P O P E A I R F O R C E B A S E, N.C., Jan. 29, 2004 -- For the first time, U.S. soldiers returning from Iraq are being required to undergo counseling to help them adjust to being home.
The U.S. military is concerned combat experiences and being away for an extended period of time could put returning troops at risk for post-traumatic stress, domestic problems — and even suicide.
Spc. Robert Hernandez of the Army's 82nd Airborne admitted being nervous about what it would be like to return to his old life after spending nearly a year on the battlefields of Iraq.
"It's going to be weird and strange," said Hernandez. "Our whole lifestyle is completely different from what it used to be."
When Sgt. Mike Bechtel was on leave last November, he was constantly on the lookout for roadside bombs.
"They can expect some of that, I'm sure," he said. "I know I did when I was on leave. A little on edge, a little jumpy."
Once soldiers complete two weeks of counseling, they will get 30 days of leave. They sometimes call home being "back in the world."
For the 82nd Airborne's Third Platoon, Alpha Company, coming "back to the world" was no easy task. It took four days of shuttling from base to base and tent to tent, including 20 hours on a cold, crowded plane to get back to North Carolina.
They are among 125,000 troops currently being replaced by 110,000 fresh soldiers and Marines.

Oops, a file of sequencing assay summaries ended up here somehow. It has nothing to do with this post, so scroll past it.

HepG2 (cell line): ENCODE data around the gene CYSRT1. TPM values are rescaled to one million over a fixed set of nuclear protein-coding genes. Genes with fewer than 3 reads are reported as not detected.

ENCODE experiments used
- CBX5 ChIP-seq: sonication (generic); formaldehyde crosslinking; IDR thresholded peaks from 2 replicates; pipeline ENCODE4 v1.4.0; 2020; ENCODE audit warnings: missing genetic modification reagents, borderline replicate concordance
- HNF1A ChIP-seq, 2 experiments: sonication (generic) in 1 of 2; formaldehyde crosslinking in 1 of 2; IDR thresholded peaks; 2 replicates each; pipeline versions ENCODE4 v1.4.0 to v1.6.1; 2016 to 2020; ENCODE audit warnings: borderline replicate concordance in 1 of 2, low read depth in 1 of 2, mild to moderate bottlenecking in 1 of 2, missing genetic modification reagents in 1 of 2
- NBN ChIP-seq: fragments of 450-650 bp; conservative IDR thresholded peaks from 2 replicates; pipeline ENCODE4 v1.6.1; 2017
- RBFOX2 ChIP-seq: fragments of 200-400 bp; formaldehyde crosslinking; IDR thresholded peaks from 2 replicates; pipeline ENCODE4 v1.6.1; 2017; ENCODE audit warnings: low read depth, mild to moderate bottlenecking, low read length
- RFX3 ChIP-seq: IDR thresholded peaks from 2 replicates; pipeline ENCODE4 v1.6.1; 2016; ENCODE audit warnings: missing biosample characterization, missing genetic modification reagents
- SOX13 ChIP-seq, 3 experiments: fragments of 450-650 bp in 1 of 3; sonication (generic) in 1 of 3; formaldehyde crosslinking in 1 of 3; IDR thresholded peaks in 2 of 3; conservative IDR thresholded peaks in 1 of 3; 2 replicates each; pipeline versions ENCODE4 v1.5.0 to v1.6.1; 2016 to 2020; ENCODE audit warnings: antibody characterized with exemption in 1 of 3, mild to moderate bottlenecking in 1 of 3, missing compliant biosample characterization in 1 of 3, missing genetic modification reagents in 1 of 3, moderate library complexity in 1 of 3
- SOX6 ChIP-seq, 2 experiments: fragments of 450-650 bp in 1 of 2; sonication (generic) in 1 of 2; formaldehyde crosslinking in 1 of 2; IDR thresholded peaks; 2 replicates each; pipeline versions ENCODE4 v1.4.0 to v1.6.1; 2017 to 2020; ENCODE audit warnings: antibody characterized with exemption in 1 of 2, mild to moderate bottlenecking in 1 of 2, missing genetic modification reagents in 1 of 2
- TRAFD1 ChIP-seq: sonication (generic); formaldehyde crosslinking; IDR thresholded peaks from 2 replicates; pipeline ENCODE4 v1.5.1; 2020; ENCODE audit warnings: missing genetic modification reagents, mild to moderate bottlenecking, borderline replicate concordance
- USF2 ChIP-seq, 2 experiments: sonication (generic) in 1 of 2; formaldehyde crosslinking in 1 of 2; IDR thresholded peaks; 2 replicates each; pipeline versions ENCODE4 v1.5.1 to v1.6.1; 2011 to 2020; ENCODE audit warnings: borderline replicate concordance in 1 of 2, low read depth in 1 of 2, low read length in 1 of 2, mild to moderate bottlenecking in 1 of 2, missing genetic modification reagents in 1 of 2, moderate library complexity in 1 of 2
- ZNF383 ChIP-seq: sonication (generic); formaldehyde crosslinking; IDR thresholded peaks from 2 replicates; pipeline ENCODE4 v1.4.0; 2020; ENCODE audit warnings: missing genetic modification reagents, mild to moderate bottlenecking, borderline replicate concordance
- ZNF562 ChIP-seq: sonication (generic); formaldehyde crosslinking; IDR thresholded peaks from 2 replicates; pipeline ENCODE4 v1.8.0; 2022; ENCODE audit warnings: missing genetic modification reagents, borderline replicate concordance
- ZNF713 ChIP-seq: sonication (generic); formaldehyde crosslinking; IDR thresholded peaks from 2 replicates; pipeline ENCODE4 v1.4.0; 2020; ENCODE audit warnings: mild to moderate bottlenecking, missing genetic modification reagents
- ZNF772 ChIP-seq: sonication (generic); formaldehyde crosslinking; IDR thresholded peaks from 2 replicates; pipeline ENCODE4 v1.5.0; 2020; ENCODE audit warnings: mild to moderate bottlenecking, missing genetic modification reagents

The 82nd Airborne flew into Southern Iraq last March. What was supposed to be a quick airstrike turned into a 10-month deployment.
But just before 3 a.m. Wednesday, Third Platoon, Alpha Company stepped onto an icy tarmac and heard the one order they had been waiting for: "Fall out!"
The experiences of the 82nd Airborne Division have undoubtedly made most of the soldiers appreciate their homecoming more than ever before.
"It feels good. It's unbelievable still," said Hernandez.
"It's the best feeling in the world to know your husband's home safe — finally," said Chreistin, his wife.
Sgt. Tyler Williamson remembers spending almost every night in Iraq on patrol, on a raid, or in battle.
"I know for a fact something's going to be in the back of everybody's mind about over there. But I'm going to try to put it out [of my mind] as far as I can for a little while," said Williamson.
For Page, who won a bronze star, home means quiet, family … and a thick grilled steak for dinner.
Page said, "I'm interested in getting home, seeing my family, and having a home-cooked meal — from actual home, not here."
Going home means one simple pleasure for Sgt. Edgar Stork.
"The first thing I am going to do it pull over at the nearest gas station because I want a beer," he said. "That's what everybody's going to do. I want to drink a beer."